Building in such subtlety and plausibility that only now is being noticed would have been a remarkable task for young Joseph dictating from a hat. What Hardy offers is powerful evidence of Book of Mormon authenticity. Some of Hardy’s points may be weak at times, but the overall approach is one of refined and noteworthy scholarship from a faithful writer deserving more praise than condemnatory nitpicking.

  11. I felt the tone of Part 2 was an improvement over Part 1. However,
    Boyce’s analysis of the tree of life in his critique of Hardy seems to overlook some crucial points. Boyce seems to want things to be neatly classified as black and white manner, such that the tree of life either means the specific tree John saw, or the specific tree Adam encountered. Connections to both are improperly ruled out. The broad significance of the tree of life in the ancient Near East (and Book of Mormon) is overlooked.

    After noting the relationship between the tree of life in Nephi’s vision and Mary and the coming of Christ, Boyce says: “The idea of life — indeed, of divine life — permeates the account. These elements of the record make it easy to imagine Nephi’s referring to the tree he sees as the ‘tree of life,’ independent of the tree in the Garden of Eden. Nephi explicitly saw what John saw of a ‘tree of life’ — a tree that represented spiritual abundance and glory and that was associated with living waters. Moreover, even what he saw of Lehi’s tree served as a forceful and holy symbol of the bestowal of life.”

    But how does Boyce jump from parallels to John’s tree of life to the claim that Nephi’s tree is “independent of the tree in the Garden of Eden”? The tree of life is a well-known ancient theme, or complex of themes, that permeated wisdom literature and abounded throughout the Near East in art and literature. That term is used multiple times in the Old Testament and in the New Testament. Both Christian and Jewish writings link it not only to fruit but also to waters and to life, including divine life. I cannot imagine an ancient Jewish or early Christian writer such as Nephi or John or Lehi speaking of the “tree of life” without understanding and intending connections to various well known aspects of that ancient theme. Boyce writes as if the Genesis tree of life cannot possibly have been invoked by Nephi because his tree has strong parallels to John’s tree of life, but John’s tree of life cannot be separated from that of the Old Testament. His tree may be different or used for a different purpose, but the concept is overtly similar: a divine tree with fruit that brings life. They are part of the same complex of themes. Neglecting the basic knowledge and extensive scholarship on this point raises serious questions about the methodology in Boyce’s black-and-white effort approach that seeks to paint LDS scholars with interesting insights as egregiously wrong. It’s OK to disagree with their interpretations and some may go too far, but the reasons given in the tree of life discussion seem highly flawed.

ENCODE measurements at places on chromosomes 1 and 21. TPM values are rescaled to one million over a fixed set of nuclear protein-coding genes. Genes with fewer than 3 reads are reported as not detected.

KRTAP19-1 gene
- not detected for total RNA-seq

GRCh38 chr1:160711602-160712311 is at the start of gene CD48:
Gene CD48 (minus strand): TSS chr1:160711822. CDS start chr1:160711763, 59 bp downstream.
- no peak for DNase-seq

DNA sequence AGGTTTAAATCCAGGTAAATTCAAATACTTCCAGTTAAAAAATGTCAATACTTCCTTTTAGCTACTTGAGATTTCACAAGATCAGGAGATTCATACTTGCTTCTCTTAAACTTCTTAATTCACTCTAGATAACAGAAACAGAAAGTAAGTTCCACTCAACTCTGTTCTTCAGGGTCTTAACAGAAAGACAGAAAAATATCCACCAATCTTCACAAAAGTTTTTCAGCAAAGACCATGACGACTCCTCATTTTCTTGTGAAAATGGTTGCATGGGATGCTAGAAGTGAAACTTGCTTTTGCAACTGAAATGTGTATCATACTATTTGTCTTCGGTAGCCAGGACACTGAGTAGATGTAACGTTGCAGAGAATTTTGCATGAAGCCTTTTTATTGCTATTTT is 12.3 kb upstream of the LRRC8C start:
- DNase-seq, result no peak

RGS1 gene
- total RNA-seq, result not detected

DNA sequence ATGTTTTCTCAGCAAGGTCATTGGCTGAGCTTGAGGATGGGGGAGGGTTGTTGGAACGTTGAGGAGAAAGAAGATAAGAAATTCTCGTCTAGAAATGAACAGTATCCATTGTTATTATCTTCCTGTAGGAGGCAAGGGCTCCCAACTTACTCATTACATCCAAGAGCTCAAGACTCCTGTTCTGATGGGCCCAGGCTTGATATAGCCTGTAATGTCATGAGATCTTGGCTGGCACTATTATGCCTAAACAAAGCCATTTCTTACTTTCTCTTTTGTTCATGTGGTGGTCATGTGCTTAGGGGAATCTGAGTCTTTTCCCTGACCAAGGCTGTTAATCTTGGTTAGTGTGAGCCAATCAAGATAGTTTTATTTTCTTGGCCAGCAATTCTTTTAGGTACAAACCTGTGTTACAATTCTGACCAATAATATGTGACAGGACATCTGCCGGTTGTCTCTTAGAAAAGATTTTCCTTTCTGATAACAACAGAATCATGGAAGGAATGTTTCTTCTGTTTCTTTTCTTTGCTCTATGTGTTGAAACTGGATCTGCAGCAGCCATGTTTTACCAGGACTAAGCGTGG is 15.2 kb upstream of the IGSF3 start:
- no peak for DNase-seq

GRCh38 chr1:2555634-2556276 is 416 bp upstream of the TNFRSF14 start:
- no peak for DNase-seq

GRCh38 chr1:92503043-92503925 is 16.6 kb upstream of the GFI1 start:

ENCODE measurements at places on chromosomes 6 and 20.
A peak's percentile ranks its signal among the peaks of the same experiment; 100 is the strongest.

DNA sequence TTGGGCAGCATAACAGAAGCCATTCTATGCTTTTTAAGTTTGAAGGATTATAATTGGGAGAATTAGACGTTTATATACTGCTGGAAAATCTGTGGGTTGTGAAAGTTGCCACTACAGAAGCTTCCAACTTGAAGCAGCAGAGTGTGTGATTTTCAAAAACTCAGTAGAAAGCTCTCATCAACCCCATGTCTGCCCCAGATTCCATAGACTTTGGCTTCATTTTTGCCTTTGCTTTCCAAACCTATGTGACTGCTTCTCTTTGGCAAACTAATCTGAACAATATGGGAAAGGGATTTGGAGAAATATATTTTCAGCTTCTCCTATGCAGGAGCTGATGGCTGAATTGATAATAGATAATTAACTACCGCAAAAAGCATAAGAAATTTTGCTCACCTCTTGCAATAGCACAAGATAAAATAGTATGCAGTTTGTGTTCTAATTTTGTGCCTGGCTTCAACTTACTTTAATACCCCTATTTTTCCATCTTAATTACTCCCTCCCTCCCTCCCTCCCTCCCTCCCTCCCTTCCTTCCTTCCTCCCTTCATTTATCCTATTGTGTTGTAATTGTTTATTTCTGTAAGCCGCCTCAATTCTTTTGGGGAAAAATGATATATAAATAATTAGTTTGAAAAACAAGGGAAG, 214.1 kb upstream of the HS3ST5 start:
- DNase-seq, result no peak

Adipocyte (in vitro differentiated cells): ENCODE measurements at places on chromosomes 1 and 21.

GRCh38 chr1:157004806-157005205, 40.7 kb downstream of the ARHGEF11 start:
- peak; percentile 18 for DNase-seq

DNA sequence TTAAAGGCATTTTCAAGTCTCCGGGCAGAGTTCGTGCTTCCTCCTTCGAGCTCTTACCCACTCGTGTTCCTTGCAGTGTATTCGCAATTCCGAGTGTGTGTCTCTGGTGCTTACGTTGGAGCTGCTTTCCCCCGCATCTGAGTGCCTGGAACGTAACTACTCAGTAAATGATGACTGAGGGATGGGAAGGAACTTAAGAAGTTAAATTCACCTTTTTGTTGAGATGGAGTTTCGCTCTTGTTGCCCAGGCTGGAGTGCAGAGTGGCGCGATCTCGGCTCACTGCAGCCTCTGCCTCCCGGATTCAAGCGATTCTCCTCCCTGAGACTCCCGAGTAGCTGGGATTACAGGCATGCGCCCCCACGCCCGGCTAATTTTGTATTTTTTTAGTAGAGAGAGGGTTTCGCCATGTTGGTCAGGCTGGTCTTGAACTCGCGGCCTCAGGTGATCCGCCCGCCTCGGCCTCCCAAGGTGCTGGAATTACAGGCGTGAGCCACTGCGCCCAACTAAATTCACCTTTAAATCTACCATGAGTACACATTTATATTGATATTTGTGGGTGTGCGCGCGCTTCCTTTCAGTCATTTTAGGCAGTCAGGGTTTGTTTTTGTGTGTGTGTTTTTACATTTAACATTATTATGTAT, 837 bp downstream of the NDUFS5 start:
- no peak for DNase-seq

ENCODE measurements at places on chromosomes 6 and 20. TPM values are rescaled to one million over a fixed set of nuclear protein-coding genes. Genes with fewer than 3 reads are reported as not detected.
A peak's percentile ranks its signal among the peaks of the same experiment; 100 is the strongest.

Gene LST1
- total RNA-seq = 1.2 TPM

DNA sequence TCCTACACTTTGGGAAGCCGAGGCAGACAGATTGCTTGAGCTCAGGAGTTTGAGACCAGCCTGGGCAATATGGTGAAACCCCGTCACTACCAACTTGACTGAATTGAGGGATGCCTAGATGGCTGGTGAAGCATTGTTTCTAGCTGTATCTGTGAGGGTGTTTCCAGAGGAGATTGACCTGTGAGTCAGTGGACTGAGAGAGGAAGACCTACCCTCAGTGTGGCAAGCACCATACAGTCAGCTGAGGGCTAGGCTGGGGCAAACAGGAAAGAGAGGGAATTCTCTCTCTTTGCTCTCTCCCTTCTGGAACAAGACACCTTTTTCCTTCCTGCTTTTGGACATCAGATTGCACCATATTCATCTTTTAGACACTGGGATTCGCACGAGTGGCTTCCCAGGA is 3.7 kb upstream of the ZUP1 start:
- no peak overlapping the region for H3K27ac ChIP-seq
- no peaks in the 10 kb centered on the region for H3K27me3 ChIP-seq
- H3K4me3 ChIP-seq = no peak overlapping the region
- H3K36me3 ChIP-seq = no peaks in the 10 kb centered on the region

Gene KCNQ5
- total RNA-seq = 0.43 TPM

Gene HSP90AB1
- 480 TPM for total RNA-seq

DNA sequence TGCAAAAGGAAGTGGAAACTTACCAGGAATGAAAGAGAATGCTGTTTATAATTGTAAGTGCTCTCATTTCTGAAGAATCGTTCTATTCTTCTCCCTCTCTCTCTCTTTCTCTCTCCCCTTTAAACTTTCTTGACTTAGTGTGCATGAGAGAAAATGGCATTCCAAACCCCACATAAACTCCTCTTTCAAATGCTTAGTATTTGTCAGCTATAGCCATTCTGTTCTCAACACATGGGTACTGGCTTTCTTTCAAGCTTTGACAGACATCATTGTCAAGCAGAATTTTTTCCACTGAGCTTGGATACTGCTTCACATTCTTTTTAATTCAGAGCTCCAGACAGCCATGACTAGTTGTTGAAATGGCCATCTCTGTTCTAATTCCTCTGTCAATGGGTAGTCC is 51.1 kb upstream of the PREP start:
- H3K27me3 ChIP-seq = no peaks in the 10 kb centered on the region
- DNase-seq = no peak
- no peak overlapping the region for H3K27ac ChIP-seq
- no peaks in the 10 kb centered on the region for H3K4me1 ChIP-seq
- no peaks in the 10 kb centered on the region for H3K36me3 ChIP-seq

By way of background, see Wilford Grigg, “The Tree of Life in Ancient Cultures,” from the June 1988 Ensign. It’s an excellent overview of how that theme rooted in Genesis plays a vital in later Jewish and Christian thought. See also Daniel Peterson’s famous work, “Nephi and His Asherah,” Journal of Book of Mormon Studies 9/2 (2000): 16–25, 80–81. Also just consider Genesis 2 and other OT references to the tree of life to see that it is likewise associated with water and, of course, life (Gen. 2:9-10, and Prov. 13:10-12 with a fountain of life and tree of life). I don’t think one can fairly claim that whatever Nephi and Lehi said about the tree can possibly be “independent” of the Genesis account and the many interrelated themes and concepts.

    Boyce’s claim is even further undercut by Lehi’s own words recorded by Nephi a few chapters later when he expressly addresses the tree of life in the Garden of Eden in 2 Nephi 2:15. These teachings of Lehi in the discourse with his call of repentance to his wayward sons have a purpose similar to the purpose taught by Lehi’s dream of the tree, and the connection simply cannot be denied.

    This connection should be overwhelmingly clear by Nephi’s connection of his tree to a flaming sword, obviously and remarkably similar to the flaming sword the Lord uses in Genesis to keep Adam away from the tree of life. Boyce seems to turn to special pleading to deny the significance of the connection, while grudgingly admitting that there is a superficial similarity(!). Again, he turn to the existence of some differences to deny a connection: “The first feature that creates a difficulty is the dissimilarity that exists between the two fiery elements. Whereas the fire and sword Nephi sees specifically represent the justice of God — and explicitly separate the wicked from the righteous and from God — this is not true of the fiery sword in the Garden of Eden. The Genesis account does not frame Adam and Eve as wicked, and its fiery element does not represent the justice of God: it is a flaming sword that merely prevents Adam and Eve from partaking of the tree and living forever. That both accounts have fiery elements, therefore, is only weak evidence that the fire Nephi sees puts him in mind of the tree in the Garden of Eden.”